Why did I choose something so simple? Perhaps it was out of an act of desperation: I did not want to have any excuse to procrastinate any further. It is difficult to start and to work on a project when so many other things are begging for attention. Anime, World of Warcraft (with its awesome new expansion), learning Japanese, reading… There are a lot of interesting things to do but only a finite amount of time. Therefore, priorities need to be in place. Knowing my tendencies to jump onto something with instant gratification, I decided to prevent myself from procrastinating any longer and to get myself started as soon as possible. I knew that if I took too much time to come up with something fun, I’d get lost in the many possibilities and end up putting it off. I’m sure this will resonate with some of you.

Therefore, I picked the first and easiest thing that came to mind: a tile flipping game. One of those where you click a tile and its surrounding tiles flip, in which the goal is to get all the tiles facing the same way. I didn’t want to get stuck on choosing which language I was going to use (yet another place I could have so easily procrastinated) so I chose the quickest and dirtiest tool for the job: HTML and JavaScript.

Having such a simple first project also gives me the opportunity to come up with an interesting second project. I haven’t set any time limits for myself but I want to get the ball rolling and so I’ve been brainstorming for multiple games to follow. I’ve had a few good ideas floating so I’ll come up with something interesting and worthwhile to take the time to complete. My goal with these games is to learn and to improve myself in creating and delivering games.

Though I don’t have much to offer in terms of games for this project, I hope even one person reads this and decides to step out of their procrastination cycle. It’s very easy to read motivating articles and surf /r/gamedev all day but time’s ticking and no experience is had being passive. If you feel the same way, take this opportunity to come up with something. Anything. A tiny game such as a tile flipping game – anything to get your foot in the door. Get started.

Well, this turned into a rant. If this has inspired any of you, now or years from now, please comment here so that others can also see and get motivated.

My future blog posts won’t be so preachy! Hopefully the next blog post you see (and soon) is a nice postmortem post about the tile flipping game (and a link to try it out). Around that time I will also announce my next project which will hopefully be a lot more interesting! Stay tuned!

Once again, thank you for reading, and make sure to check out my Twitter! @zalgryth

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Future in Game Development and Blog Resurrection

As you may have noticed, this blog has been dormant for quite some time. This has been partly due to not wanting to bury the EE Artist post, though with a bit of effort I could have found a way to pin it or something. The other reason is quite obvious: because I haven’t had anything interesting to write about. Looking at the past collection of posts, I had made it clear that this blog had no goal and that posts were simply an attempt to entertain and to practice my writing (though in the end I did not get a whole lot of practice). But I do enjoy writing and I will admit I am a little happy to be writing this and glad that I found a new topic that I can blog about. I know most of you are probably thinking, “Get on with it!”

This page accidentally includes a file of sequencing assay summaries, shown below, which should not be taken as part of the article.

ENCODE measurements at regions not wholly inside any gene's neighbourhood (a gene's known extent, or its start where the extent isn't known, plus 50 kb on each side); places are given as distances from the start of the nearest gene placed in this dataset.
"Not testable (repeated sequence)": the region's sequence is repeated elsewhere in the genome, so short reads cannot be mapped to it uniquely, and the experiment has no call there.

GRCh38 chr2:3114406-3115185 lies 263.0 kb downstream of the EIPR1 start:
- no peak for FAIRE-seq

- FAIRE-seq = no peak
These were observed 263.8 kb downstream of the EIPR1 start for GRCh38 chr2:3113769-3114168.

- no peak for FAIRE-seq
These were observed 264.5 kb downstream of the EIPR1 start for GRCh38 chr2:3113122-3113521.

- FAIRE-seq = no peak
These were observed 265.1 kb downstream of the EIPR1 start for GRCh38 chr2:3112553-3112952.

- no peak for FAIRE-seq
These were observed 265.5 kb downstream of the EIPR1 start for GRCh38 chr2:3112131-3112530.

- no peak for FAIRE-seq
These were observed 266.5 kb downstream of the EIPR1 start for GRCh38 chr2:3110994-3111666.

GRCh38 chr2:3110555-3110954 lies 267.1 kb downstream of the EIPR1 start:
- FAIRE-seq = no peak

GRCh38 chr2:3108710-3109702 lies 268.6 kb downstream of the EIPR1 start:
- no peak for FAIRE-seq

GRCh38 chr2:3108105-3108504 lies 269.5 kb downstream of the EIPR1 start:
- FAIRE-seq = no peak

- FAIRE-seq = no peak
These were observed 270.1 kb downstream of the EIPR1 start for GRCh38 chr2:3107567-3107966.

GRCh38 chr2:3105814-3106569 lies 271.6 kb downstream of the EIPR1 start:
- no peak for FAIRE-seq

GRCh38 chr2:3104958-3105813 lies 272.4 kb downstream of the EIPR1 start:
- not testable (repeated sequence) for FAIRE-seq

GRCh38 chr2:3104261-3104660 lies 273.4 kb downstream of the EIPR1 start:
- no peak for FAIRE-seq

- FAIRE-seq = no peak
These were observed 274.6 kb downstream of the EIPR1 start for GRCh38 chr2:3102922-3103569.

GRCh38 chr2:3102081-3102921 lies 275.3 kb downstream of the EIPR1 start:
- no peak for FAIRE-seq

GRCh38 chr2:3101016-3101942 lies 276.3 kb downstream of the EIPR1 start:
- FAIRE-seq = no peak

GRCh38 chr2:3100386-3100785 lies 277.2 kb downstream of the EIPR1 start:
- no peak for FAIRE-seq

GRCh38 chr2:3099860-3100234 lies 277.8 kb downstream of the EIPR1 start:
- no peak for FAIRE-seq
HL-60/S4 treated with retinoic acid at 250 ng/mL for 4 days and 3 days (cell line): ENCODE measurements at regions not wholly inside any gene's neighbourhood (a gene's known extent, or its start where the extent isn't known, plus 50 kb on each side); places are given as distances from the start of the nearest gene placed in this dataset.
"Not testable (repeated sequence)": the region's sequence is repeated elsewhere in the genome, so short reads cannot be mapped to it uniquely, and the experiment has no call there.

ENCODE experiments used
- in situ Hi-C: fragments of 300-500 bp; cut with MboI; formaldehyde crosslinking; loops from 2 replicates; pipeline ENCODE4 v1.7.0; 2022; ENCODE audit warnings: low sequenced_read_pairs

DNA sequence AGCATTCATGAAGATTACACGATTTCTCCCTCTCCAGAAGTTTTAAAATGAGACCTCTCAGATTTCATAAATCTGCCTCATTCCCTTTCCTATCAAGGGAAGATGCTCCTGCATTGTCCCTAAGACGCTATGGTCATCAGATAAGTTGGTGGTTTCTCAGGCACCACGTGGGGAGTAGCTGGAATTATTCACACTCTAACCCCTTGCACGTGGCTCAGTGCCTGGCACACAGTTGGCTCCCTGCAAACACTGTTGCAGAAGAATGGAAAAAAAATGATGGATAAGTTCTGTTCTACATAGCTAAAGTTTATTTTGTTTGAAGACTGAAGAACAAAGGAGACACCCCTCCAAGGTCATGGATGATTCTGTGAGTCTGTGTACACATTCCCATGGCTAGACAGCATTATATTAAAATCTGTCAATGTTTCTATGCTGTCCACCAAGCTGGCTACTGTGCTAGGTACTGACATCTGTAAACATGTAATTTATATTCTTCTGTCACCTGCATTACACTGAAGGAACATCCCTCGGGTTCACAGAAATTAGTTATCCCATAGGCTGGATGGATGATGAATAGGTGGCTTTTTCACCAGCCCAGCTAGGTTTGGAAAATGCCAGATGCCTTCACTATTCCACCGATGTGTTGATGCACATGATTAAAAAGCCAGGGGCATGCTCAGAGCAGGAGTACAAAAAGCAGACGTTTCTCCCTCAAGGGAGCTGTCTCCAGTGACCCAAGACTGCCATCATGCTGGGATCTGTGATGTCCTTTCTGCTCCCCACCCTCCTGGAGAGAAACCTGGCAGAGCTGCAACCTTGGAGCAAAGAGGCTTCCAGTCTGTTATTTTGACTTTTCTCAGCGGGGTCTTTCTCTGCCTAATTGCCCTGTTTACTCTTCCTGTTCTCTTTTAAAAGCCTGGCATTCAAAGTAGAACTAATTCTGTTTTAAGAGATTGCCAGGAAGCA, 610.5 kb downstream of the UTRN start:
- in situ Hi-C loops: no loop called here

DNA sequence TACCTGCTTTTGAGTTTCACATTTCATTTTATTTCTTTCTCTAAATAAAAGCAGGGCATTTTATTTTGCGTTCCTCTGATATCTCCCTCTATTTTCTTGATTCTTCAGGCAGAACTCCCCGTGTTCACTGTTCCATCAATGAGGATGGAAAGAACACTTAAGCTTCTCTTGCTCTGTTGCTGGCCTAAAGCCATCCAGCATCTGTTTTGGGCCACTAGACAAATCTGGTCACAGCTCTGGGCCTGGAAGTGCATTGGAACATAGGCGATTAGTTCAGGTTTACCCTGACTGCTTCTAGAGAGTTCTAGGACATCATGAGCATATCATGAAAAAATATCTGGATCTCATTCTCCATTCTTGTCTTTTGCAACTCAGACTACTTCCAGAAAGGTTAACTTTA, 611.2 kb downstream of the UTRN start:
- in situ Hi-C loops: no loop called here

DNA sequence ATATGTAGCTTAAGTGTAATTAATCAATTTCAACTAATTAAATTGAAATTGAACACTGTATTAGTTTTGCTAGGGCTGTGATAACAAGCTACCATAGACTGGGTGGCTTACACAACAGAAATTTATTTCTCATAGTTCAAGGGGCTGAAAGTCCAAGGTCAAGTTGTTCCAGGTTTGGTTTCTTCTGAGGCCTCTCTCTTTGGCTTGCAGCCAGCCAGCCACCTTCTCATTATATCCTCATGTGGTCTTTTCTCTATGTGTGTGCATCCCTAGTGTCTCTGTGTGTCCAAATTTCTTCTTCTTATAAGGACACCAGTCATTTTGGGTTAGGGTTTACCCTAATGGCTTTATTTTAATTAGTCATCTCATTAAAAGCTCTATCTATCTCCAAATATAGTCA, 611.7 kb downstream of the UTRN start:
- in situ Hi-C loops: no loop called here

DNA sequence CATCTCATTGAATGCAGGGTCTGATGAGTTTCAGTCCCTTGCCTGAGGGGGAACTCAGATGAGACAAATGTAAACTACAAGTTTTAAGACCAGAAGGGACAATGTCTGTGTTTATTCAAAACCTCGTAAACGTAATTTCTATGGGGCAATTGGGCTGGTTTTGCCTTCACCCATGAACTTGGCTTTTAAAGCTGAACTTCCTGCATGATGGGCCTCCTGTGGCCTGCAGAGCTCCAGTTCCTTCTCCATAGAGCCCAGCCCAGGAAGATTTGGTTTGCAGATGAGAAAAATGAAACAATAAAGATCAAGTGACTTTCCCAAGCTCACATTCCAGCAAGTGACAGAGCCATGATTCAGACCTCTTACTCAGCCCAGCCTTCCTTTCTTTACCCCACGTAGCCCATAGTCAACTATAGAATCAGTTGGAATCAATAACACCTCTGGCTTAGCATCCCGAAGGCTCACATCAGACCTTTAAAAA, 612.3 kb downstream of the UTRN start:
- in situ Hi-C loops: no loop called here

A quick sidenote for those of you who know what I’m referring to when I say “pls cod”… pls cod was a project I started with the help of fellow players and enthusiasts. It was definitely an interesting project and I would still be more than happy to complete it and to see its results. However, what I’m saying here will come as no surprise since I have not touched or mentioned it in months: I am putting pls cod on official hiatus. I have not given up on it – it is a very interesting game and project overall. However, it is quite an undertaking and I feel like I bit off more than I can chew. I may be quite experienced in programming but I’m very much a newbie when it comes to game development. For that reason, I have decided to stop the endless procrastination and officially allow myself to work on other games for the time being.

I am going to be following advice that has been said by many different game developers. I will be focusing on creating a series of small, complete games. I won’t be making them weekly like the article suggests – I won’t give myself time limits. But I will be making the scope small enough that they could be made in a week or two. I have already started on the first one and I have a couple ideas floating for the next few coming up.

Whenever I start and end a project, I will post about it here. I will post about what I hope to accomplish and what my expectations are when I start a new project. When I finish, I will post about what I learned, what I should have done differently, etc. Essentially a postmortem. With it will be a link to play or download the game. It is my hope that this will get the metaphorical ball rolling and that I can start my career in the game development world.

I’ll leave it at this for now. I will post the “start of project” post when I get the chance (probably tomorrow evening).

Cheers!

P.S. Be sure to check out my Twitter account: @zalgryth